c. 1300, "hardship, adversity, force, pressure," in part a shortening of Middle English distress (n.); in part from Old French estrece "narrowness, oppression," from Vulgar Latin *strictia, from Latin strictus "tight, compressed, drawn together," past participle of stringere "draw tight" (see strain (v.)). Meaning "physical strain on a material object" is from mid-15c. As an abstract force in mechanics from 1855. The purely psychological sense is attested from 1955.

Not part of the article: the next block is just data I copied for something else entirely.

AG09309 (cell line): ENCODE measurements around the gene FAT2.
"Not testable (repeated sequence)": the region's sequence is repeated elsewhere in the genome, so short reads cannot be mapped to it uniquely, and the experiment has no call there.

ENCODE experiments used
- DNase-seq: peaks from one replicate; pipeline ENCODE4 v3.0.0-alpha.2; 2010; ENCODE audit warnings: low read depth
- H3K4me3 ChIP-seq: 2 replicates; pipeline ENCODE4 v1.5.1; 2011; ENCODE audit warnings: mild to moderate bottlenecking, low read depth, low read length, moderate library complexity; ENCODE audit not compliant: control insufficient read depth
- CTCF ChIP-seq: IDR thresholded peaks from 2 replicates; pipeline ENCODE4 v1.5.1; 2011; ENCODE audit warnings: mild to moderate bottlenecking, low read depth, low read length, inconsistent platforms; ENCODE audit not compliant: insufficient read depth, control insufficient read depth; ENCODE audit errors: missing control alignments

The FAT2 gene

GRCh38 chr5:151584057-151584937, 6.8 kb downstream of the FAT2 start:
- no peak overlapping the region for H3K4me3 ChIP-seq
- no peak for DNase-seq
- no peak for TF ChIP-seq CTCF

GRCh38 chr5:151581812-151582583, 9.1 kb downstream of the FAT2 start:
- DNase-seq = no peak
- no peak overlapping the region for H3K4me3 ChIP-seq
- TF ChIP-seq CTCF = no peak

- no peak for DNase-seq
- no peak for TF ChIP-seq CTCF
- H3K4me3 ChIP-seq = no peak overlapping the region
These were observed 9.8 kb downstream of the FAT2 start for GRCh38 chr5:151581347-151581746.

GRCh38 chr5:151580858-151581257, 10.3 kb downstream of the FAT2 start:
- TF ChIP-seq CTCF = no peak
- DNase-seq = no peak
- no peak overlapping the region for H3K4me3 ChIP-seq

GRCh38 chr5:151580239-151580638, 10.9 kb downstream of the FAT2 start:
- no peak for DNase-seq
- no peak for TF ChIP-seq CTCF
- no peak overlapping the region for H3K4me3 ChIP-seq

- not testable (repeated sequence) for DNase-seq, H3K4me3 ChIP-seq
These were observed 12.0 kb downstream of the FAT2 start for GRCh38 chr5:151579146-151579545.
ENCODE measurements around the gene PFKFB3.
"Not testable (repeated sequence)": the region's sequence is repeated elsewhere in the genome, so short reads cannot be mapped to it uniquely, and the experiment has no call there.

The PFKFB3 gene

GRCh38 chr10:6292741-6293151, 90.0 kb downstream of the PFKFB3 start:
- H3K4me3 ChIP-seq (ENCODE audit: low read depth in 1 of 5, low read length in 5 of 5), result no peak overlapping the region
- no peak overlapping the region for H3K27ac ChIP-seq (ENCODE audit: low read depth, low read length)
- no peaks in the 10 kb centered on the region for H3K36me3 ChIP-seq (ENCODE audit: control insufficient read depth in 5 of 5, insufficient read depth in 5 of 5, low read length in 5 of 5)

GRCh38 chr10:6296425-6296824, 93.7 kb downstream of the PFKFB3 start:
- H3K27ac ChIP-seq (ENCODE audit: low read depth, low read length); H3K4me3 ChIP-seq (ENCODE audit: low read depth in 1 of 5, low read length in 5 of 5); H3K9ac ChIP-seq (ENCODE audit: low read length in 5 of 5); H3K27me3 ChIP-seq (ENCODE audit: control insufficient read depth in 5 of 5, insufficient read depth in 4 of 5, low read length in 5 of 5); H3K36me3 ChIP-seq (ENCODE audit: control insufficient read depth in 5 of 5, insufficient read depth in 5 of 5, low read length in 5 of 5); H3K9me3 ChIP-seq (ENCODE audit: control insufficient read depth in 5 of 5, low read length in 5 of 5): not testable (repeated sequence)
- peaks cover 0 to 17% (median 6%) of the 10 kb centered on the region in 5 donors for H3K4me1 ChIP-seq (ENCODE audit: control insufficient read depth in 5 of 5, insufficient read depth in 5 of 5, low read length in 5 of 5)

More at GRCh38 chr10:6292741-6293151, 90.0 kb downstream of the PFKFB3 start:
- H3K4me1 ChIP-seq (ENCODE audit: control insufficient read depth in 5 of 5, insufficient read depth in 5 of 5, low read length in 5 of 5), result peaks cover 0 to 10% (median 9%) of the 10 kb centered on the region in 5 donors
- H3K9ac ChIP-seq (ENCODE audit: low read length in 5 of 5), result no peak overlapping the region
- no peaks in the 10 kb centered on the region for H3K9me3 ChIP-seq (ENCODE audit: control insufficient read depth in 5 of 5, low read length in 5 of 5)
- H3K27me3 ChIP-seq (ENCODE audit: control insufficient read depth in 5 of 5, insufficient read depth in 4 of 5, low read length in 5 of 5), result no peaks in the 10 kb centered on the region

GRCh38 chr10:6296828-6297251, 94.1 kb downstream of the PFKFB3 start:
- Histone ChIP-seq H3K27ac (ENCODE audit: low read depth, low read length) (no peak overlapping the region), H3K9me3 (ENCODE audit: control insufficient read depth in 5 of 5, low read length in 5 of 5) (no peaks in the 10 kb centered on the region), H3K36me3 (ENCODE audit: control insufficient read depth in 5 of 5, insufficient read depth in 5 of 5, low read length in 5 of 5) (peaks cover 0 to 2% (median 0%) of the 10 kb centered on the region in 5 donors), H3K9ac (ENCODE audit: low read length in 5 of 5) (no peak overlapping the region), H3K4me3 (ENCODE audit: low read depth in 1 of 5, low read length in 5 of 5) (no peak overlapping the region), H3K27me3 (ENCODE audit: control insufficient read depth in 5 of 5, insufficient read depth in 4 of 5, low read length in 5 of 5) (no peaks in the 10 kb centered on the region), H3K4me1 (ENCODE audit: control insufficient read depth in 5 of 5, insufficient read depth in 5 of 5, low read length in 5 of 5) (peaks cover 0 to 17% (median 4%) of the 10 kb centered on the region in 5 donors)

c. 1300, stressen, "to subject (someone) to force or compulsion," a short form of distress (v.), or else from Old French estrecier, estrescer, from Vulgar Latin *strictiare, from Latin stringere "draw tight," which also is the source of stress (n.). The figurative meaning "put emphasis on" is first recorded 1896, from notion of laying pressure on something by relying on it. Related: Stressed; stressing.